For three of the five initially-treated patients in the study, doctors used a tap-and-inject approach, in which a needle was placed in the eye to aspirate the intraocular contents and the material then cultured. “We used the tap-and-inject approach for 60% of the eyes and then two of the eyes, 40%, had a pars plana vitrectomy,” Dr. Murray said. “All of the eyes were treated with broad spectrum antibiotics.” In three of the cases, this treatment was not sufficient to control the infection, and the eyes needed to be removed. However, two of the other eyes did reasonably well with this approach. One patient ultimately attained 20/30 acuity and the other 20/200. Dr. Murray found that there seemed to be no correlation between time to treatment and visual results. “Patients presented with involvement from 10 to 62 days after their surgery and there did not seem to be an association between their presentation and their outcome,” he said. The patient who showed up the earliest, at just seven days, required enucleation, as did the one who showed up the latest.

Stomping out Aspergillus

If practitioners suspect that they are facing a potential case, Dr. Murray recommended obtaining an excellent sample and initially covering the patient with broad spectrum antibiotics. He also urges practitioners not to overlook fungal treatment initially. “Consider an antifungal coverage at the time of the antibiotic coverage,” he said. “Then be aggressive about your follow-up on your culture results, and tailor your therapy based upon these results.” While historically the gold standard for treatment has been amphotericin there has been some recent interest in an alternative antifungal agent known as Vfend (voriconazole, Pfizer, New York). “There has also been a suggestion that intravitreal amphotericin, and oral voriconizole may be a good combined therapy for these patients,” Dr. Murray said. The biggest mistake that practitioners could make would be to discount the presence of a fungal infection when a patient presents with an atypical inflammatory response. Dr. Murray urged practitioners to obtain a culture and make sure that the culture is aggressively followed. “The mistake would be to see this, not be concerned about it, not culture this eye, and not cover this patient with an antibiotic,” he said. “I think that that would be something that would be hard to defend for the clinician.”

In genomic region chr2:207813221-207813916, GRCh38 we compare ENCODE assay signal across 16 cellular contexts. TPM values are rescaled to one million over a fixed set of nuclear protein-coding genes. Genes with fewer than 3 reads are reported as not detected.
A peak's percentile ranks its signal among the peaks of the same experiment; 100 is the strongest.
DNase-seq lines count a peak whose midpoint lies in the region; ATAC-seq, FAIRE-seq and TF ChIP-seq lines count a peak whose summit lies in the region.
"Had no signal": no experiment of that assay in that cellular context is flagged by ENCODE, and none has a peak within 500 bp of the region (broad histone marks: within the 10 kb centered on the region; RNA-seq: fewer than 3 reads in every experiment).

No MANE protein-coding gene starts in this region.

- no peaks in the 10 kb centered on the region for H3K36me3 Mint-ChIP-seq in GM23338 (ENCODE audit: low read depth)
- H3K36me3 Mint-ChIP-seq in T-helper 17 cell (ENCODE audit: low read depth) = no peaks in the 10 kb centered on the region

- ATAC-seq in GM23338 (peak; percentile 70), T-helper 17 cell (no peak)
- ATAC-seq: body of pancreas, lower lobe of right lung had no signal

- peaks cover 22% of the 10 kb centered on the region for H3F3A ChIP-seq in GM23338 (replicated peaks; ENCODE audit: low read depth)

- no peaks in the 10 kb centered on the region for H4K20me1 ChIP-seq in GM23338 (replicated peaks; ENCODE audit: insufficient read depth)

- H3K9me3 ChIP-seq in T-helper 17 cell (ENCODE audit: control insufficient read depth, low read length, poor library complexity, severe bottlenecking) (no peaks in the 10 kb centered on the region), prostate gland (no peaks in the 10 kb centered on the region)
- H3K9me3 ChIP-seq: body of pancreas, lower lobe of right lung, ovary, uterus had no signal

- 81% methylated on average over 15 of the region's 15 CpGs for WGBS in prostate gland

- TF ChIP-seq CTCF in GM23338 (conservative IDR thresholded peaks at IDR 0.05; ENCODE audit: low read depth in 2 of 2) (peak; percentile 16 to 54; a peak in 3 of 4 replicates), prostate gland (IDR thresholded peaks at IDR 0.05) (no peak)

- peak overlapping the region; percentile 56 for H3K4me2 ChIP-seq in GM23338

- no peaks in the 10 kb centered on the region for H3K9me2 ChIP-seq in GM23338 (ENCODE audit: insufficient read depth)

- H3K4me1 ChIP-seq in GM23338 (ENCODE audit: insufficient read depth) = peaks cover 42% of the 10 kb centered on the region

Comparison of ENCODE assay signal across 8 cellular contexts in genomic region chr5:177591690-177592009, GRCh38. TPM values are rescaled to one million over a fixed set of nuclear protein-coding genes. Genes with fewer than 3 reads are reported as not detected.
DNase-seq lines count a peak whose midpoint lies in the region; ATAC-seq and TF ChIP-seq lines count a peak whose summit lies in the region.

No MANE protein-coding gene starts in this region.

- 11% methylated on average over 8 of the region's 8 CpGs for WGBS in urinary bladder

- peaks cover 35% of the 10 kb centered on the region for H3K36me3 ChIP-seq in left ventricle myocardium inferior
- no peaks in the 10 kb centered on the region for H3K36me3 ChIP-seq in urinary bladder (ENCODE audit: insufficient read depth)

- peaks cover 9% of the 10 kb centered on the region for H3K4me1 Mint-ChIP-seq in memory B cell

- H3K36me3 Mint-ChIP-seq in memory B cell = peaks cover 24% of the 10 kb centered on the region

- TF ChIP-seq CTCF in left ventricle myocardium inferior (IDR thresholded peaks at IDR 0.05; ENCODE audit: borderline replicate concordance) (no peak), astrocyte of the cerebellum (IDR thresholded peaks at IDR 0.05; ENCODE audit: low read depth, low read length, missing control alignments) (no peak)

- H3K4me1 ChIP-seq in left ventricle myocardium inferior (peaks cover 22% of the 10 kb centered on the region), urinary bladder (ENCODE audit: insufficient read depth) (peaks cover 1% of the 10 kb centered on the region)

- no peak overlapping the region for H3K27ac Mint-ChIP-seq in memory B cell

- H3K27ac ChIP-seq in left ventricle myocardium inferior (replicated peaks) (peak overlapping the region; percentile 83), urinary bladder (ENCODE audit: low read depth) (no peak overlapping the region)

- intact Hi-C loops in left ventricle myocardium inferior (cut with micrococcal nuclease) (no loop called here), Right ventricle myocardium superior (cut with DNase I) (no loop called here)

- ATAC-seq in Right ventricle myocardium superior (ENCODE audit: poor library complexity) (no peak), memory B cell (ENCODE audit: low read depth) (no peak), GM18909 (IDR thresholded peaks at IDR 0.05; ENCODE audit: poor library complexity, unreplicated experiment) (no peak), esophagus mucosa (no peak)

Though serious, these Aspergillus–related endophthalmitis infections are fortunately rare. “I think that the key is to have a high suspicion for these unusual infections and then to treat them aggressively,” Dr. Murray said.

Editors’ note: Dr. Murray has no financial interests related to his comments.

Contact Information

Murray: 305-326-6166, tmurray@med.miami.edu

Investigating Aspergillus-related endophthalmitis Investigating Aspergillus-related endophthalmitis